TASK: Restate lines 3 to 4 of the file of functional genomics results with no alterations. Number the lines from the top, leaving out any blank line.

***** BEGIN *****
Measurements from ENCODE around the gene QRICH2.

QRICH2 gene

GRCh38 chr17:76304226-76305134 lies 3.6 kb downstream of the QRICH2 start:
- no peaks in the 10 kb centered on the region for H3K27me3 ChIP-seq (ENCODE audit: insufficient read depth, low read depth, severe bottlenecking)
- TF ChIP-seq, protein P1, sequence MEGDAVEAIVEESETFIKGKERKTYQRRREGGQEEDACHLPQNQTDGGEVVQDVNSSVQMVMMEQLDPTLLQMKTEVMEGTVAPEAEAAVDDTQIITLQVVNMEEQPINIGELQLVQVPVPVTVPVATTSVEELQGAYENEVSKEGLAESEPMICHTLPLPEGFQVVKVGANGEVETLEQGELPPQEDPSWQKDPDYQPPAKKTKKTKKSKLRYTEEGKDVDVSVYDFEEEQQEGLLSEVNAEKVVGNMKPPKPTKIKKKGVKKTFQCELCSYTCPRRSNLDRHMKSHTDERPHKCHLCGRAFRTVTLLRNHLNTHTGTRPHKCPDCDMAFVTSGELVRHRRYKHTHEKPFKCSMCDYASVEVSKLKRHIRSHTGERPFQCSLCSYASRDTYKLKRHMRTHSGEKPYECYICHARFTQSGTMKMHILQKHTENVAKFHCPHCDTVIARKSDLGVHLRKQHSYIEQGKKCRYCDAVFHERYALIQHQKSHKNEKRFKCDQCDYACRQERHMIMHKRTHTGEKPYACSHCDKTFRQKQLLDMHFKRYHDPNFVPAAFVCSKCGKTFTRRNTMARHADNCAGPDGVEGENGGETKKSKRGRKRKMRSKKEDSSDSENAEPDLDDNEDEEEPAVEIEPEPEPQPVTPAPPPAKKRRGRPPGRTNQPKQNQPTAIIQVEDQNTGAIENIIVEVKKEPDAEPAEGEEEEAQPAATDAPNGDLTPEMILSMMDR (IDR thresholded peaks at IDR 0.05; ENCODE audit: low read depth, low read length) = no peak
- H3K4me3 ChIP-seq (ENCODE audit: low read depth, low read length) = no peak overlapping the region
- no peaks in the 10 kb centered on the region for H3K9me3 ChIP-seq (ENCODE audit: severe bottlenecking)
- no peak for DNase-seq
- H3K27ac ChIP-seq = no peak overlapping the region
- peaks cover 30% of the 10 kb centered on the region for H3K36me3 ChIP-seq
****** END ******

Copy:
GRCh38 chr17:76304226-76305134 lies 3.6 kb downstream of the QRICH2 start:
- no peaks in the 10 kb centered on the region for H3K27me3 ChIP-seq (ENCODE audit: insufficient read depth, low read depth, severe bottlenecking)